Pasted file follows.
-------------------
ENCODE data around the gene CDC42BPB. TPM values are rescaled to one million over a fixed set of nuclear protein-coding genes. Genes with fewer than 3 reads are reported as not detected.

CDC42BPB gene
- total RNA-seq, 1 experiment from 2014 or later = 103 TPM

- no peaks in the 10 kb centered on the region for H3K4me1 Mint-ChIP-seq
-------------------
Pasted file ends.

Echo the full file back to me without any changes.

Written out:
ENCODE data around the gene CDC42BPB. TPM values are rescaled to one million over a fixed set of nuclear protein-coding genes. Genes with fewer than 3 reads are reported as not detected.

CDC42BPB gene
- total RNA-seq, 1 experiment from 2014 or later = 103 TPM

- no peaks in the 10 kb centered on the region for H3K4me1 Mint-ChIP-seq